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Hole-y Phobia May Have Evolutionary Origins

Images that induce trypophobia, the fear of holes, share visual features with images of certain venomous animals, implying that the aversion has an evolutionary basis. Allie Wilkinson reports

If the sight of Swiss cheese makes you melt or the thought of a honeycomb gets you buzzing, you may suffer from trypophobia, the most common phobia that you've probably never heard of. Trypophobia is the fear of holes. People with the phobia experience panic attacks, increased heart rate and hot sweats when they see clusters of holes.
 
A visual scientist who suffers from trypophobia decided to investigate the phenomenon with his colleague. They performed spectral analysis on images that induce trypophobia and found that the fear-inducing images all had similar characteristics related to luminescence, contrast and light wavelengths. But they didn’t know why these features caused such an adverse reaction.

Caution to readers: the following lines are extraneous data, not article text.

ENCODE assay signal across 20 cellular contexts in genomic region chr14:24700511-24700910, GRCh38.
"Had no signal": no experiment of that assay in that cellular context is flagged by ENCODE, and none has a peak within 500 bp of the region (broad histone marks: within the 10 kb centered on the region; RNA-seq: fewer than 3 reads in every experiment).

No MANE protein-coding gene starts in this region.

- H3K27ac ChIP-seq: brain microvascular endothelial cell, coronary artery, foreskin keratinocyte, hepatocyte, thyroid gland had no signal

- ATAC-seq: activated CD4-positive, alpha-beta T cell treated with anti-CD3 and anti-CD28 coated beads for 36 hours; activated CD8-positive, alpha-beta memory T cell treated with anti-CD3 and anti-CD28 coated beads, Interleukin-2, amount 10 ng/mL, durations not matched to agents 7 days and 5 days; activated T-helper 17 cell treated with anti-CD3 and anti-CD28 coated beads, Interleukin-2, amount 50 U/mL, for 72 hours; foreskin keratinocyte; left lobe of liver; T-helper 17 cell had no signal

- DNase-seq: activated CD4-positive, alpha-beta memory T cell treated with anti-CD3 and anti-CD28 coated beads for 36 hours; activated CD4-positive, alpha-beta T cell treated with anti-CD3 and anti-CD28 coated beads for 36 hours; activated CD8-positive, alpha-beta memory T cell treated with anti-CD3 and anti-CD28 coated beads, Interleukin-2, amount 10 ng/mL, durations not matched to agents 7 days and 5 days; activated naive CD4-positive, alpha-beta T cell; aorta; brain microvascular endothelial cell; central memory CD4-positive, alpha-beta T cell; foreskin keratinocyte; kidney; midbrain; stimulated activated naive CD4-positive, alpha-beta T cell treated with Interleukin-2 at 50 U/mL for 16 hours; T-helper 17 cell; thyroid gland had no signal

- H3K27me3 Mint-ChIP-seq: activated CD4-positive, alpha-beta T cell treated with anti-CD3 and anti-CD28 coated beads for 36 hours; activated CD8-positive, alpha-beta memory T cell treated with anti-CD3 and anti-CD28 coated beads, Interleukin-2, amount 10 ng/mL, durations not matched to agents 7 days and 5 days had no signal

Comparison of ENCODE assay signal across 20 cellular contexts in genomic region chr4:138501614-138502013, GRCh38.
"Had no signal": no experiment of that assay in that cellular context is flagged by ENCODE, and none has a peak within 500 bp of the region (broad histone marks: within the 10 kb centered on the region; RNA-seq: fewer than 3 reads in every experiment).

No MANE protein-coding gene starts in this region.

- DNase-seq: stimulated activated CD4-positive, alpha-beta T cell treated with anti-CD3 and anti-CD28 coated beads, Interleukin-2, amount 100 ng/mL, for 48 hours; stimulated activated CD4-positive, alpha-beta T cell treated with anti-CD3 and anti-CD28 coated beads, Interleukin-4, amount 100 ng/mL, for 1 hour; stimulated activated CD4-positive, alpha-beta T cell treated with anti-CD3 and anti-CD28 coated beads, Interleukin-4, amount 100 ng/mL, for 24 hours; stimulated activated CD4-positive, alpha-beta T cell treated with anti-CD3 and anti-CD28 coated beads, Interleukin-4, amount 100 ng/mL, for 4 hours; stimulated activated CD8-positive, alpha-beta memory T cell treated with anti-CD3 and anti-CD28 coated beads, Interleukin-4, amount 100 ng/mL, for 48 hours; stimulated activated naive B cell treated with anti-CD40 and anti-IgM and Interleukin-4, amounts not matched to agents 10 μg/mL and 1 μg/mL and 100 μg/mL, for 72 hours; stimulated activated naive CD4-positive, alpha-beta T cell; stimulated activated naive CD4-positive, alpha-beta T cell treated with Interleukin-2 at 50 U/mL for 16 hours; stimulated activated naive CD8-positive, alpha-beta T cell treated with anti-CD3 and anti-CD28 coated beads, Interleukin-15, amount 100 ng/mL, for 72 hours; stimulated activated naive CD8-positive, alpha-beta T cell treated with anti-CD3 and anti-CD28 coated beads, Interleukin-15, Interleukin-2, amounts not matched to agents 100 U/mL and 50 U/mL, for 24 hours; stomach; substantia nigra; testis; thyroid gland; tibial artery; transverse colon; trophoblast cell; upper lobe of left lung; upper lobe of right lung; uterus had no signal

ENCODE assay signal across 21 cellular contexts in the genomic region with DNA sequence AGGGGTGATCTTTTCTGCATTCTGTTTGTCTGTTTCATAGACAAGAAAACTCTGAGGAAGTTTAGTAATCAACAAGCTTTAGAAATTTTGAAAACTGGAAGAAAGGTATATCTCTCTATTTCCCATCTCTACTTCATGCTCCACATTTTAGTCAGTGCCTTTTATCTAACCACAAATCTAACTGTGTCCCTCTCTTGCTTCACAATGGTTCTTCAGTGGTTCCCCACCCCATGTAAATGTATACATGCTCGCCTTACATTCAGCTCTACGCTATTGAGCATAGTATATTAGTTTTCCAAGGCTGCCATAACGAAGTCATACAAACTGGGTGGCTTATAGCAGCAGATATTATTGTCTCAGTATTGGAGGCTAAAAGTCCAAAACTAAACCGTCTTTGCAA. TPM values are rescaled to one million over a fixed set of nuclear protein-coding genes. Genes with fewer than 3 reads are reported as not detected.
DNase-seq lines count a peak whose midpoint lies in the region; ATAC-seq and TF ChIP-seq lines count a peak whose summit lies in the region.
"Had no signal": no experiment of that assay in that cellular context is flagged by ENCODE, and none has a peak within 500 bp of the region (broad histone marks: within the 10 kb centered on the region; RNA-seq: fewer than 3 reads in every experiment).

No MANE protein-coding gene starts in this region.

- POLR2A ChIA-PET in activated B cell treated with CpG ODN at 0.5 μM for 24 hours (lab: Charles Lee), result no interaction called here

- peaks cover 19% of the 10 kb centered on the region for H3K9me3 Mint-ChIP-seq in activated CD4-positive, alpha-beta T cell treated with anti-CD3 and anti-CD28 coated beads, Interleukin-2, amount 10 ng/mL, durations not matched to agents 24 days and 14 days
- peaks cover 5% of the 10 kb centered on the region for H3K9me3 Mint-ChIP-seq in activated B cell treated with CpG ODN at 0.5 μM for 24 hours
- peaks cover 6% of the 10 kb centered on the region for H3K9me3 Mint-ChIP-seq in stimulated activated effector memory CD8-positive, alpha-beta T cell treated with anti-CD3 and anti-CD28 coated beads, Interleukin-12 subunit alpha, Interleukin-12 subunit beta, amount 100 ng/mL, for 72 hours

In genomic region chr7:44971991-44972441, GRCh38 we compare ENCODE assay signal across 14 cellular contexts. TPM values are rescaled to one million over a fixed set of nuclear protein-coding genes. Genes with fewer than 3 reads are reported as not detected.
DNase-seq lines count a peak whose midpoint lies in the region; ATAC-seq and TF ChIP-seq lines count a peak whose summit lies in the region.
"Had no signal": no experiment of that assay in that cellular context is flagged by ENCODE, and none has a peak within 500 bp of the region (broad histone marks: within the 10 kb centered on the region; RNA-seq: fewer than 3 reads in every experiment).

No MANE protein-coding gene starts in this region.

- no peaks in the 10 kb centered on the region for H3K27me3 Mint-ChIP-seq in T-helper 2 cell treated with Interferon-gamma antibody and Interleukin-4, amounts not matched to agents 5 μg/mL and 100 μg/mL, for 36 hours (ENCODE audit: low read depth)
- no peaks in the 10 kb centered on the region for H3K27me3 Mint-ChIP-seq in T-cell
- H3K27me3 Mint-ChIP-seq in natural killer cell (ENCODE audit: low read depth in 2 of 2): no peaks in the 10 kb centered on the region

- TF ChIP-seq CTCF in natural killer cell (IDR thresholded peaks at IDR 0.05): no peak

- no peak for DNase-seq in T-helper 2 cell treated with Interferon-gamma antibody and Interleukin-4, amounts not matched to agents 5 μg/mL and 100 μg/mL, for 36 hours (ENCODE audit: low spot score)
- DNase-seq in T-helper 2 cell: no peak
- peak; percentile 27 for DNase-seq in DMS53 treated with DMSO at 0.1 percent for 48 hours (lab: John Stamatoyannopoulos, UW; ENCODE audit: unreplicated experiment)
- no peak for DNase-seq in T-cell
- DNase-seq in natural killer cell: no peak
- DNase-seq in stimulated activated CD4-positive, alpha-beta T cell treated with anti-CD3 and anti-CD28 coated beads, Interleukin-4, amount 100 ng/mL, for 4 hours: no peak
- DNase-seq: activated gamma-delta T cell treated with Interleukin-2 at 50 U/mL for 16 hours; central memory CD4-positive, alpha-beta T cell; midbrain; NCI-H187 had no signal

A study participant mentioned that certain animals also induced his phobia. So the researchers analyzed pictures of poisonous animals.
 
They discovered that the trypophobia-inducing images and those of poisonous animals shared the same visual features, suggesting the fear may be an evolutionary survival response. The study is in the journal Psychological Science. [Geoff G Cole and Arnold J Wilkins, Fear of holes
 
So if an english muffin induces a panic attack, your brain may just be saying better safe than sorry.

—Allie Wilkinson

[The above text is a transcript of this podcast.]
 

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